Where in the World? is our occasional series in which Adam, The Daily Constitutional’s Editor is logging the locations of his London Walkers.
“We meet people from all over the world, and I thought it would be fun to map them out to create a picture of where our London Walkers (and Daily Constitutionalists) come from.
We’ll be breaking it down by English and Welsh counties, Scottish regions, Irish provinces, U.S States, Canadian provinces, Australian states, European, Asian, African and South American countries. And, of course, by London boroughs.”
On Ghosts of the Old City last week we enjoyed the company of a couple from Brazil taking their first London Walk in 25 years. Welcome back! And thanks for adding South America to our map!
Brazil in London
Brazil is due to be the next Olympic host country. Here's the Brazilian flag flying over Somerset House as part of the handover celebrations in 2012…
On the same night we were joined by a couple from North London making their first London Walk.
Thus the London Borough of Harringay joins our map:
So why Harringay and Haringey? Two different spellings for the same North London location?
The following is from the really rather wonderful Harringay Online website:
Harringay developed in the late Victorian era as London expanded into the countryside to the north of Islington. It took its name from Harringay House, the grounds of which occupied most of the area between Green Lanes and the Great Northern Railway, from Finsbury Park to Turnpike Lane.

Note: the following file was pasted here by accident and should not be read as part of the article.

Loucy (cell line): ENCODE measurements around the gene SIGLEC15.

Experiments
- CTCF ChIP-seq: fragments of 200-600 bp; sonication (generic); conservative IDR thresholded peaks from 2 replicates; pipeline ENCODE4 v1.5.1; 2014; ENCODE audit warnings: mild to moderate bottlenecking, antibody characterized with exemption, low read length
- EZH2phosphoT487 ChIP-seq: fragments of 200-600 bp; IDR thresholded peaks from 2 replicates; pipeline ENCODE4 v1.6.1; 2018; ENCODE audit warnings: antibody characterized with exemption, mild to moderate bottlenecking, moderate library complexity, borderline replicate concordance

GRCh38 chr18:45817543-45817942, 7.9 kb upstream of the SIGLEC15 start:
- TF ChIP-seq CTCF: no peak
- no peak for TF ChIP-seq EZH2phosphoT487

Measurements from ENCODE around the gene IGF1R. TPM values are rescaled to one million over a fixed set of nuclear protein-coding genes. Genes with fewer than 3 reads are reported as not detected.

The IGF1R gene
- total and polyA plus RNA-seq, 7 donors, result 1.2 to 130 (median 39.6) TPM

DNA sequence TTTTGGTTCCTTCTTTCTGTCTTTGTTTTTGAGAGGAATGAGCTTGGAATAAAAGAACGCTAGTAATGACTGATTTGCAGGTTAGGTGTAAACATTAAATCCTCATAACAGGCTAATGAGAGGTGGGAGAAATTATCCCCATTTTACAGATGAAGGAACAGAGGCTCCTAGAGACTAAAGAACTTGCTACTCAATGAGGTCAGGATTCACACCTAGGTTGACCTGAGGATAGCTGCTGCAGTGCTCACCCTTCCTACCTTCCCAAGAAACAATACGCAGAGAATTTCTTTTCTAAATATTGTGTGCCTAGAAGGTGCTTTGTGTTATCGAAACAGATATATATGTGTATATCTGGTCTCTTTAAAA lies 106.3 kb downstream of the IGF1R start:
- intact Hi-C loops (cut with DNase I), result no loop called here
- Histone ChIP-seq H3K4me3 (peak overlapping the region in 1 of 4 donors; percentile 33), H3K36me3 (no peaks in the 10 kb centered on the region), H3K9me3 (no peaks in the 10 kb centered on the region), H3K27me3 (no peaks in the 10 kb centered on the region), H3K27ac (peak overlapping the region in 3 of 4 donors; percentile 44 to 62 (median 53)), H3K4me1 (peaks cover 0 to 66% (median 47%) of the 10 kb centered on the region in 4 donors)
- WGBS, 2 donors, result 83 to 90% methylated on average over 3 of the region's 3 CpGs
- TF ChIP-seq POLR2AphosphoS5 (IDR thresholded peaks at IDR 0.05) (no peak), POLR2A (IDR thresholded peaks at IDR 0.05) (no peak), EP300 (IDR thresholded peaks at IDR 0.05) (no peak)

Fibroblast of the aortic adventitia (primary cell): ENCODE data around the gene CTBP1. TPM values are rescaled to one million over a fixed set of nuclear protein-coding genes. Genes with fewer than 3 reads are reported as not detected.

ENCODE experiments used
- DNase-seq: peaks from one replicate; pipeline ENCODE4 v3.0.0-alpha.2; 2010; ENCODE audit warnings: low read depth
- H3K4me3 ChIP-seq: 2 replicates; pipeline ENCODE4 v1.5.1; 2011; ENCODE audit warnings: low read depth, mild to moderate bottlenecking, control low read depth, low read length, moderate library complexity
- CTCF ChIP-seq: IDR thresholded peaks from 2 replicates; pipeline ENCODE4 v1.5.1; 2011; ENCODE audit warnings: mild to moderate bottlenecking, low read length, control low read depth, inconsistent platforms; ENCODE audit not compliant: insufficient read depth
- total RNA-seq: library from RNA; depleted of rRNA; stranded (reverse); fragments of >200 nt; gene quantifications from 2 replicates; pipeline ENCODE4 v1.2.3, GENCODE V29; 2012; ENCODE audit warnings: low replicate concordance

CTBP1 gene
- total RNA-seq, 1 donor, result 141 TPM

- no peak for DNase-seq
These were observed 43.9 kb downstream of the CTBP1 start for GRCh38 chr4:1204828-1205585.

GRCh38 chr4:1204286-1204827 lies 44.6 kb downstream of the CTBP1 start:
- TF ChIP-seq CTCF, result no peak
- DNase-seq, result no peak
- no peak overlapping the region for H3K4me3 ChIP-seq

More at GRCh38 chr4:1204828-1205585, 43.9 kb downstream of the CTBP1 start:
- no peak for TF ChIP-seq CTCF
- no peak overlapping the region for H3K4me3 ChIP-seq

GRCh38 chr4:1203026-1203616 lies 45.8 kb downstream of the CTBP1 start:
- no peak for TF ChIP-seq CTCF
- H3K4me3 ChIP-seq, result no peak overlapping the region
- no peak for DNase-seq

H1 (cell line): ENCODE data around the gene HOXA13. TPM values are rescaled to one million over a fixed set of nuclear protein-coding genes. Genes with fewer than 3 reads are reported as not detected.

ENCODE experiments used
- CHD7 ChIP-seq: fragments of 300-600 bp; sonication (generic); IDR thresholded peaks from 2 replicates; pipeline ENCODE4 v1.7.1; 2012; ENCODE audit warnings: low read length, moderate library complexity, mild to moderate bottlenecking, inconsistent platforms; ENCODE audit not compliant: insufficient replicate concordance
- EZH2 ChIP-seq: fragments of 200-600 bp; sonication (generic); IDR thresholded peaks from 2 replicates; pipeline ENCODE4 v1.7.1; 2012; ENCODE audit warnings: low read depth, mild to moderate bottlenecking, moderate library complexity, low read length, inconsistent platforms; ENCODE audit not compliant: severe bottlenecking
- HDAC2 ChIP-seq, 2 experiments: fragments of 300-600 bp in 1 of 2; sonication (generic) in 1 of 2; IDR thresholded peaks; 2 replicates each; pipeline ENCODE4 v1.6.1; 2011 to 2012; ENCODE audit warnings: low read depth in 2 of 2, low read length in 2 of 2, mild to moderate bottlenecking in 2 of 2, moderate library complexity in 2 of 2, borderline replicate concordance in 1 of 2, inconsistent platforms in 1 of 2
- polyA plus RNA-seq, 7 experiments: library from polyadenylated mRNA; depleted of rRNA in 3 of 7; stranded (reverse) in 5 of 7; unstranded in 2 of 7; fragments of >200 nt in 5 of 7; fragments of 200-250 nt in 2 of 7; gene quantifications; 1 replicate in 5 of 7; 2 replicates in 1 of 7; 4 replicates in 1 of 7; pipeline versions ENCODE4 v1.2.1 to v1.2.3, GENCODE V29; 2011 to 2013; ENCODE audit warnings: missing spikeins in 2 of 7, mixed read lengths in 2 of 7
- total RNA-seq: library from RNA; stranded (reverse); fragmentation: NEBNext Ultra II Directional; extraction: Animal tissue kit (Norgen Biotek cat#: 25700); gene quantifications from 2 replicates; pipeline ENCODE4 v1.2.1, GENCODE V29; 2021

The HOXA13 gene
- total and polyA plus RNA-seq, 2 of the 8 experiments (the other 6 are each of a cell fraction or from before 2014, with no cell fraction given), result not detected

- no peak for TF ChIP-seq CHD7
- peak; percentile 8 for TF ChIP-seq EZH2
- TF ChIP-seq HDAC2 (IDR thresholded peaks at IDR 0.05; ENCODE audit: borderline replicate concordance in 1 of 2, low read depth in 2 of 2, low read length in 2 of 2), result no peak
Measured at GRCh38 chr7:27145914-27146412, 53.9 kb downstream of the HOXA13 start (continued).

The name Harringay came from the Saxon, Haering's Hege — the enclosure of Haering's people. During the following several hundred years, spellings were rarely fixed and the name went through 162 recorded variations. The Harringay variant was first recorded in 1569. The variant for the nearby area of Hornsey appeared in 1646. But oldest of all, Haringey, was first recorded in 1387.
The choice of the Harringay spelling in 1792 by Edward Gray, the builder of Harringay House, led to this variant being bequeathed to the neighbourhood that developed in Victorian times and to its survival as the proper name for the area today. The spelling's survival was not always safe however. In the early 20th Century the Municipal Borough of Hornsey tried to enforce use of the Haringey spelling. It was only resistance by local residents that prevented its adoption.
In 1965 local government in London was re-organised, and a new borough was created by combining Hornsey, Wood Green and Tottenham. (Harringay had been split between Hornsey and Tottenham). At this point the descendants of the early burghers of Hornsey got their revenge on the former residents of Harringay and chose the name Haringey for the new borough. Whilst there's no record about why they chose that spelling it's likely that they went for the oldest recorded form.
Visit Harringay Online HERE.
A London Walk costs £9 – £7 concession. To join a London Walk, simply meet your guide at the designated tube station at the appointed time. Details of all London Walks can be found at www.walks.com.